by James Bambury
There was no mistaking the ziggurat for the mountains when I looked westward. The temple glittered with reflections of the sunrise and dwarfed the adjacent Rockies. I put the van into gear and pulled onto I70. There was no precise count of how many members of the Church of the Sun were in the ziggurat, but they’d soon be short a van-full.
“Are you in position?” Gaurav’s voice asked over the wireless.
“I’ll be at least 30 minutes.”
“I don’t want another Clearwater.”
“I will be in position. Hold on.”
We did get half a dozen people out of the compound that day, even if a few of us got arrested. That part was my fault for getting distracted by Jacynthe. I’d felt this connection with her and I spent precious minutes convincing her to come with us instead of escaping with the others. That’s why I only drive the van now. Things with Jacynthe and I never worked out but at least she wasn’t working 17 hour days printing and packaging promotional tracts about bad feelings being caused by alien ghosts.
Along I70 the billboards cross-faded from commercial advertisements to Church of the Sun propaganda. Why haven’t you yet followed the light? Likewise, the bumper stickers of a sun-symbol encased in a triangle went from oddity to ubiquity as traffic progressed from the city to the mountains.
“You know how hard the computer cells have worked for this. You can’t just drop a blackout on a building with its own generators,” Gaurav’s voice interrupted my thoughts.
“It will be less obvious if I drive up after the fact instead of loitering outside.”
“These people are desperate to leave the church. Don’t let them down.”
The ziggurat grew larger in the windshield as the highway wound through the hills. I kept me thinking I was about to drive right up to it despite the reminders from the GPS I was still several kilometers away. The last time I’d driven out so far was to rescue people from the Children of Origen.
There was supposed to be a distraction of fireworks and some starter-pistols before going in to pick up the escapees. Gaurav said nothing about setting fire to the groups’ storehouses. About half the members that were willing to leave the group stayed to fight the fire instead of escaping. Geoffery, Emma and the others whose names escape me seemed extra wary of us after that.
“So what if they think we’re mad. We’re just trying to give them a fresh start that doesn’t involve giving their best years to some cult,” Gaurav told me when we argued afterwards.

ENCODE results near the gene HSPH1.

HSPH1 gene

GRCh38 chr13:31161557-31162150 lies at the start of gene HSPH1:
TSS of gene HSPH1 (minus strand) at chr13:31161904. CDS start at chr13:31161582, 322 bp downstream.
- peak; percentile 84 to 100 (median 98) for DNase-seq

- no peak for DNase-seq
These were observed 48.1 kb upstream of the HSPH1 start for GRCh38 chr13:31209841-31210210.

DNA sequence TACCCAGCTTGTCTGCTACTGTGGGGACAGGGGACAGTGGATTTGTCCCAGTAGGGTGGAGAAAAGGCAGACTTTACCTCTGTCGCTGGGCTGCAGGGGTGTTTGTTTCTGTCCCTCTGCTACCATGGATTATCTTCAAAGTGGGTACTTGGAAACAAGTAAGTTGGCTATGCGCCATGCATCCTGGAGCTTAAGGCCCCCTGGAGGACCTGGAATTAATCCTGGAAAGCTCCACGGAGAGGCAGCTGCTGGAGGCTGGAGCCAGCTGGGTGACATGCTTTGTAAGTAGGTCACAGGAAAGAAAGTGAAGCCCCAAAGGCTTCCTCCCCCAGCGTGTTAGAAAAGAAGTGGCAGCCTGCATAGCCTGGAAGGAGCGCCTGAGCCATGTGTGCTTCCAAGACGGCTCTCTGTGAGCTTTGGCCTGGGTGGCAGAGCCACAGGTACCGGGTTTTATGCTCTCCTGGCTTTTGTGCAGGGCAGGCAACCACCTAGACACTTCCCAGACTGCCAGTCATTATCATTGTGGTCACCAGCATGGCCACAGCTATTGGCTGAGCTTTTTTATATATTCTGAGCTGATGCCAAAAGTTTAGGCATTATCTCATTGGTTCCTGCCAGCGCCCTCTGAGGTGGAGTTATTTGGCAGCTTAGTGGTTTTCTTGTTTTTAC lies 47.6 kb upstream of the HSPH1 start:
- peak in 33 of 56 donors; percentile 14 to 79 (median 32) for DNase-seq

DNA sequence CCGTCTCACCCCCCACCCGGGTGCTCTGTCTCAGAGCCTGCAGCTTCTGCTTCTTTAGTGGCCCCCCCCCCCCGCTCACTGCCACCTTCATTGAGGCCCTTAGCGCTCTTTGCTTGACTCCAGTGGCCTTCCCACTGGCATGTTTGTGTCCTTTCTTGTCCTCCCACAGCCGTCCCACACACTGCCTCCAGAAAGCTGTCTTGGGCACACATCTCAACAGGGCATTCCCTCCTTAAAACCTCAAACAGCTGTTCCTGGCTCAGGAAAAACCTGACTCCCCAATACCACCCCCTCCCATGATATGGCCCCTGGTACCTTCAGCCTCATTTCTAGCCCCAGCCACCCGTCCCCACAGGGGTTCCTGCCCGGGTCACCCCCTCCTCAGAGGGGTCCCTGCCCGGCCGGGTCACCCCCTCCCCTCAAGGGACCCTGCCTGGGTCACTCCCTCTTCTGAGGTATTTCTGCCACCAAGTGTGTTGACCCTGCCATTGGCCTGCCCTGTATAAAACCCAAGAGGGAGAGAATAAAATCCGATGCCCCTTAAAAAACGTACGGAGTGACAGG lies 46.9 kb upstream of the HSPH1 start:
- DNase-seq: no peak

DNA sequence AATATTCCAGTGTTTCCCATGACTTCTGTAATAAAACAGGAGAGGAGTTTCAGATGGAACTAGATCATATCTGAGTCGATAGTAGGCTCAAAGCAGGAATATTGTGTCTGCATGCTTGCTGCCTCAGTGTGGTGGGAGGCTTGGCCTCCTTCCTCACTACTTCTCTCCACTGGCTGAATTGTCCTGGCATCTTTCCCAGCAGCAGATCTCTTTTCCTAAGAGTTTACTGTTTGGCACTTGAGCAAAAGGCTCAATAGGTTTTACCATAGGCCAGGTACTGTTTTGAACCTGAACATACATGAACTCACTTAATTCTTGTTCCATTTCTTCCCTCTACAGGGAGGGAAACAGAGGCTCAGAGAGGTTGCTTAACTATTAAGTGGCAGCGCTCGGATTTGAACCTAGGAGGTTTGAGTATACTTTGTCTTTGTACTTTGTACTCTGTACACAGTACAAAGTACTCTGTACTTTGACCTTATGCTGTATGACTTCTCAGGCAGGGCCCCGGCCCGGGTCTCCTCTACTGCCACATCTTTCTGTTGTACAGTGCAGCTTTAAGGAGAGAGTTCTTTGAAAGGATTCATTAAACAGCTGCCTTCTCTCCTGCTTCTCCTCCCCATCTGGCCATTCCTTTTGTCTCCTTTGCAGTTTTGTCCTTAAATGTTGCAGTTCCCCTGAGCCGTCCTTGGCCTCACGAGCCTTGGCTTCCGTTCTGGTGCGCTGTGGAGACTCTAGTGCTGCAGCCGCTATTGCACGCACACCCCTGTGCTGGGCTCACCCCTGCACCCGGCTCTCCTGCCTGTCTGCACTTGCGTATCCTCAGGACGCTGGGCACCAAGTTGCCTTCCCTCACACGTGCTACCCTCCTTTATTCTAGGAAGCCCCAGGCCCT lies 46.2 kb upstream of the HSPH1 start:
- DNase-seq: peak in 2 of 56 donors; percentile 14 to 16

“I don’t care about how the cells are supposed to work with one another. I need to know what they’re planning something like that if I’m meeting the ones being rescued.”
“You’ll be informed next time, I promise.”
The GPS warbled that the destination was imminent and the ziggurat loomed over the windshield.
“I’m just about in place, Gaurav.” I said to the communicator.
“Very good, they’re just starting.”
Muffled explosions echoed between the mountains. Beams supporting the upper levels broke in a cascade of scraping and wrenching and large sections of the ziggurat visibly shifted. Panes of tempered glass cracked on all its sides.
“Gaur? What’s happening?”
“I didn’t know, I swear,” the communicator crackled. Tongues of fire flickered out of open windows in the lower levels and started to climb upwards.
“I’m leaving.” I looked over my shoulder to check the way before backing out and back onto the road. People clad in jacks and shirts bearing embroidered sun-symbols streamed out of the ziggurat and across the plateau.
“It was supposed to be a blackout. It was just going to be a virus and they’d all escape during the blackout.”
“Shut up, Gaurav.”
I had started backing the van out when I saw the group approaching, pointing in recognition. I put the van in park and opened the side doors for them to climb in. I adjusted the rear view mirror and met Jacynthe’s eyes in the back seat.
“How?” I turned around in my seat.
“I didn’t think I’d see you again.”
“Hey?” another voice spoke from the back. “Do I know you? I was with the Children and you were there the night of the fire,” said Geoffery. I recognized almost all the faces in back if I didn’t know their names. I had rescued them all at some point. Outside, others fled the ziggurat and headed toward the city.
“Where are we going?” said Jacynthe.
“I think you need find the answer to that.”
I gave her the keys to the van and left all of them up on the hill. Behind me the ziggurat slouched and burned, but remained standing.
Illustration by Marco Attard
James Bambury writes from Brampton, Ontario.
Marco Attard is an accidental traveler through various points in time and space. This unfortunate condition makes him continually feel lost and confused, not to mention the constant vertigo. In between orientating himself to different times and histories, he reads, writes, and continually avoids deadlines.